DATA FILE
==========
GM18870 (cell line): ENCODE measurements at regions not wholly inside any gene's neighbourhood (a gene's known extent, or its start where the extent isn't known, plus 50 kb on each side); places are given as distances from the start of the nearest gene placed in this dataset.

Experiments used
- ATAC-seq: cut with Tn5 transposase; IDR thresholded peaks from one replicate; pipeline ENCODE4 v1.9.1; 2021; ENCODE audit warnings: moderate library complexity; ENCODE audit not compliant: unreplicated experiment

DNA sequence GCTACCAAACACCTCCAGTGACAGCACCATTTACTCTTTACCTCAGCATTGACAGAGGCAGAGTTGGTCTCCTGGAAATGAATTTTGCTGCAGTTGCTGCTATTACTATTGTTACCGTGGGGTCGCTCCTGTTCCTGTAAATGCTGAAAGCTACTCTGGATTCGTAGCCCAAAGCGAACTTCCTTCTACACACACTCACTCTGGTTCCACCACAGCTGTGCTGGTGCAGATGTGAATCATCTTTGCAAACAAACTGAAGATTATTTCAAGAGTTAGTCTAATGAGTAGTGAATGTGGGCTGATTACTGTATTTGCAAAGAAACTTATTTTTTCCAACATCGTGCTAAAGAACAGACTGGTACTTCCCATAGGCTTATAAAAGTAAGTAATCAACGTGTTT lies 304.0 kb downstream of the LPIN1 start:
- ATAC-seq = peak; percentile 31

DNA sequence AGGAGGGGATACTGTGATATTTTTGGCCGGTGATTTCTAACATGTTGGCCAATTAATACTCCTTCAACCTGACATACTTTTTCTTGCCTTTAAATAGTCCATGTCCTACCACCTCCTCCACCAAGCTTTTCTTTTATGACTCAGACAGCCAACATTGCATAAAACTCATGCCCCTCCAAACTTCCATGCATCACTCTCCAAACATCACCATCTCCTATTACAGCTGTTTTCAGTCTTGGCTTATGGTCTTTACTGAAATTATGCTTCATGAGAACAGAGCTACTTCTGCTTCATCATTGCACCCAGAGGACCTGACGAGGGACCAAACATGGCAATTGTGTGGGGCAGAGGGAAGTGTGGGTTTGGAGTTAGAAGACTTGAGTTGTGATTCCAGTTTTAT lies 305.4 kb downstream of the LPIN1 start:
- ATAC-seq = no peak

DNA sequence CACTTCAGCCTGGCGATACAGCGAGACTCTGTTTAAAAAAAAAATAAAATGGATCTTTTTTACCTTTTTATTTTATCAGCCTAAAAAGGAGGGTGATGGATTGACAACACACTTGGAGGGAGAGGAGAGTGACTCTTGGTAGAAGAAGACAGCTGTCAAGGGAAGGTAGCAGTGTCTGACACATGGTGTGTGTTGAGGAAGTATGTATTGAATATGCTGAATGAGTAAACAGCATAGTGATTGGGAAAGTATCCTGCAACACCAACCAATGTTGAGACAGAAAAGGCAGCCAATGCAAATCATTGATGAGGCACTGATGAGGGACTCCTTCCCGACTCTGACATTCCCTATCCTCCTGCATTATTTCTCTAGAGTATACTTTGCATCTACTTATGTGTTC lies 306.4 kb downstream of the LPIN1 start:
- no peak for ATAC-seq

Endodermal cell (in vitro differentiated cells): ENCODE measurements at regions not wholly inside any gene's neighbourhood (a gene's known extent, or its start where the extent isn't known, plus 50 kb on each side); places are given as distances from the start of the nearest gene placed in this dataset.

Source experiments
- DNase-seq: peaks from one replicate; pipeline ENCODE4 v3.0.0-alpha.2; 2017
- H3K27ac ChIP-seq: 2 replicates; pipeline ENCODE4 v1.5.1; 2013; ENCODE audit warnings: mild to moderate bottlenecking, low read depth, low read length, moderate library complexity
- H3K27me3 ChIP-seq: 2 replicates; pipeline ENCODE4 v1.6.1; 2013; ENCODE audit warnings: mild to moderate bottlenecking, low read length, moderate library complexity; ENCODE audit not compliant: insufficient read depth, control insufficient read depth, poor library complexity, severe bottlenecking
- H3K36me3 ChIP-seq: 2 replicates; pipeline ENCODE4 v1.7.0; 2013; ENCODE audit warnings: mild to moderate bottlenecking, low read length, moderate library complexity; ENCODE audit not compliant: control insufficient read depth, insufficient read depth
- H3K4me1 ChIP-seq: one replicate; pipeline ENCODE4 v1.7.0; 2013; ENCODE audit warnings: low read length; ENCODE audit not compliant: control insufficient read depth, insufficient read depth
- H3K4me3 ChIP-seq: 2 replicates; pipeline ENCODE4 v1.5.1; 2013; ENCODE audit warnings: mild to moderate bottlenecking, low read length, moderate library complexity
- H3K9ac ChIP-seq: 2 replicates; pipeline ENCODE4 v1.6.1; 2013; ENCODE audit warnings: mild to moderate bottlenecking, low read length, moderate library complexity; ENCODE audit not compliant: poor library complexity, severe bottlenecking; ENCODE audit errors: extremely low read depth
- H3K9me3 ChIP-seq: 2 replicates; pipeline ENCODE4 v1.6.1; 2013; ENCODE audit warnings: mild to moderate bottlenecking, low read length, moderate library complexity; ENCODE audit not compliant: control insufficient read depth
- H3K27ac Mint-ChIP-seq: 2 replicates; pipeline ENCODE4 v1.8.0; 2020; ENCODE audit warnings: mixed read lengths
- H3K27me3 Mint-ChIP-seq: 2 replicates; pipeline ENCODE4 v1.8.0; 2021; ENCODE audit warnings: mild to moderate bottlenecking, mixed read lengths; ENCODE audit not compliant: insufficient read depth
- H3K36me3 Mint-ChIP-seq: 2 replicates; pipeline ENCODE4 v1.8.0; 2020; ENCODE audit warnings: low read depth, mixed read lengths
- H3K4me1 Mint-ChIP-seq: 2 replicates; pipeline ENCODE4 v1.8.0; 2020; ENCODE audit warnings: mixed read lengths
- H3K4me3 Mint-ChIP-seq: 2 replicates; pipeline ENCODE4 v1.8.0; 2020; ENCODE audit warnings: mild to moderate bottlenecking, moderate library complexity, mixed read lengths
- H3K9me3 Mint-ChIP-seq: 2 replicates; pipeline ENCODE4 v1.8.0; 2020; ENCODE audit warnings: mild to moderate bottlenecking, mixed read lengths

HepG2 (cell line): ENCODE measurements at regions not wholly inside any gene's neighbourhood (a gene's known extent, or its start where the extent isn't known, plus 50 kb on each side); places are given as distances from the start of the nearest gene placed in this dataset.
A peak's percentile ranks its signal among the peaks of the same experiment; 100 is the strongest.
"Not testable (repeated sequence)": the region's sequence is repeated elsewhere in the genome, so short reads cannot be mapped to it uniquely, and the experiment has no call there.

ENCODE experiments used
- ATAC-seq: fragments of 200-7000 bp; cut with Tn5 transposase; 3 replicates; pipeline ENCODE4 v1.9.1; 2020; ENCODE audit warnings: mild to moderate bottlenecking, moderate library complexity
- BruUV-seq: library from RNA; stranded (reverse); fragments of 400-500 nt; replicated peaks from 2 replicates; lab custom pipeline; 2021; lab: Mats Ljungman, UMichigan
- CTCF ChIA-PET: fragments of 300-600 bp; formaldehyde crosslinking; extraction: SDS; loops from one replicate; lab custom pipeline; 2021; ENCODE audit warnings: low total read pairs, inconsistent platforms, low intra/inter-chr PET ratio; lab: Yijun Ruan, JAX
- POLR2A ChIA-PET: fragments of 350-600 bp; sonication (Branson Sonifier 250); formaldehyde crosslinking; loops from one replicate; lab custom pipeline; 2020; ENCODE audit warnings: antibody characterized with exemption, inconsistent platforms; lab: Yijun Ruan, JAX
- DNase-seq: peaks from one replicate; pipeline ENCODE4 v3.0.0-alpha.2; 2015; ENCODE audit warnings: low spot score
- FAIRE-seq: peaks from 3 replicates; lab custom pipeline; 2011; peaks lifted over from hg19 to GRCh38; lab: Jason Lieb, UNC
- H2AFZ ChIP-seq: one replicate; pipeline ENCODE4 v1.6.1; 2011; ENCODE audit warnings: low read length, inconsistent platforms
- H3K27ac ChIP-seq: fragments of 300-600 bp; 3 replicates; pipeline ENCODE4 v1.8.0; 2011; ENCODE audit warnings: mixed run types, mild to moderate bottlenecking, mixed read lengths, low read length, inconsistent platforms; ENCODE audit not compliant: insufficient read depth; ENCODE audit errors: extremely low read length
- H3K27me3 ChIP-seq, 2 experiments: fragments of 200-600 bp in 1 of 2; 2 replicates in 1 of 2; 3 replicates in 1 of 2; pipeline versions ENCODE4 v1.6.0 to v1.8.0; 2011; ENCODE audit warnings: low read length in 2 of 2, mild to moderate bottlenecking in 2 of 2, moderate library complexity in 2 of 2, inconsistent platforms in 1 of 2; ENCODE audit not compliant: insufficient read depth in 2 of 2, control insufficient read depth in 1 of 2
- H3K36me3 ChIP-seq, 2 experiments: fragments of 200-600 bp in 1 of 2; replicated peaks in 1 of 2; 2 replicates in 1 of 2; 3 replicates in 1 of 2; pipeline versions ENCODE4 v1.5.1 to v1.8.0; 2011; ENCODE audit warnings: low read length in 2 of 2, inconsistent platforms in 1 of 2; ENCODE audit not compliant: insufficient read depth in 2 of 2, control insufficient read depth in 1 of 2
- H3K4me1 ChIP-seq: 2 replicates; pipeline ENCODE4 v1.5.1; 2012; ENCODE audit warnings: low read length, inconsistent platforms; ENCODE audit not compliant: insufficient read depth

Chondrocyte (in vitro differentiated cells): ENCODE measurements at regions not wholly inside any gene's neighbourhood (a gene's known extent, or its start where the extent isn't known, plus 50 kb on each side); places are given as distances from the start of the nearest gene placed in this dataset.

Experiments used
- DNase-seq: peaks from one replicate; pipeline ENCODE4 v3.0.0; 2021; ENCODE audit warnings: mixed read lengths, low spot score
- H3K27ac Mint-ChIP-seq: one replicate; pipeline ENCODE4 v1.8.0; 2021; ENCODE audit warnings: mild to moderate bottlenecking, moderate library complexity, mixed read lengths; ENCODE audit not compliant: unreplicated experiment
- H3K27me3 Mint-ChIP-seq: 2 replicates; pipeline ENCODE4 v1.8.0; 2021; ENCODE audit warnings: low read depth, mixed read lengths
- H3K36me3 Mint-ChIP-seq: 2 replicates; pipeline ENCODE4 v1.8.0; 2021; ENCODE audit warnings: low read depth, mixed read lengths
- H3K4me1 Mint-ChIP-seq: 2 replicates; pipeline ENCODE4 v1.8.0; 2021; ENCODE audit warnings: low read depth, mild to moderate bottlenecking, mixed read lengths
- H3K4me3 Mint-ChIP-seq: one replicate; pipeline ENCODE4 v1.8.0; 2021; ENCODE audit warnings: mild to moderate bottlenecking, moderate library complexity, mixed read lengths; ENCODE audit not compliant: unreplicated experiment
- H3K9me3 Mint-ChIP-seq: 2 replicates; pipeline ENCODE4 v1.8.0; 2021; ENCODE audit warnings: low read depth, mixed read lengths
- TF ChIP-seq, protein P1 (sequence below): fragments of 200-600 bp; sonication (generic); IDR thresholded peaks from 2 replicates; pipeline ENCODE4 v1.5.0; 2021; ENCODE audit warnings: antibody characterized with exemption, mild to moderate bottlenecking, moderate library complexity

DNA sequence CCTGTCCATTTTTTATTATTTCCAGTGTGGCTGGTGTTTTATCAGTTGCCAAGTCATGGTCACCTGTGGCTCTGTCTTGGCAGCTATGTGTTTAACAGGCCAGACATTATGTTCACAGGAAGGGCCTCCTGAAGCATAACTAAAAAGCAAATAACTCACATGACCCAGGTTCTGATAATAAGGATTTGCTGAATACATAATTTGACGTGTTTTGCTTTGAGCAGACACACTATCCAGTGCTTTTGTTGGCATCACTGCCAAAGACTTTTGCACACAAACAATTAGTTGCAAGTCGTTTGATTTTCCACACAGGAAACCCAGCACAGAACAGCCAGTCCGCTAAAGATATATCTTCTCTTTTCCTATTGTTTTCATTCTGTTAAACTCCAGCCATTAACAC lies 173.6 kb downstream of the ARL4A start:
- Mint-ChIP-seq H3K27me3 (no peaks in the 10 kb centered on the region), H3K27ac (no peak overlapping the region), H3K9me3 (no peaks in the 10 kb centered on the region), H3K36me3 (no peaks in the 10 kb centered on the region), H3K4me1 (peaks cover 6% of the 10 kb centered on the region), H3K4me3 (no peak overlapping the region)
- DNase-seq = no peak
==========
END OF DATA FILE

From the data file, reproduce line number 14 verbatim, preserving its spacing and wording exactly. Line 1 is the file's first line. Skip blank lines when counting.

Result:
- H3K27me3 ChIP-seq: 2 replicates; pipeline ENCODE4 v1.6.1; 2013; ENCODE audit warnings: mild to moderate bottlenecking, low read length, moderate library complexity; ENCODE audit not compliant: insufficient read depth, control insufficient read depth, poor library complexity, severe bottlenecking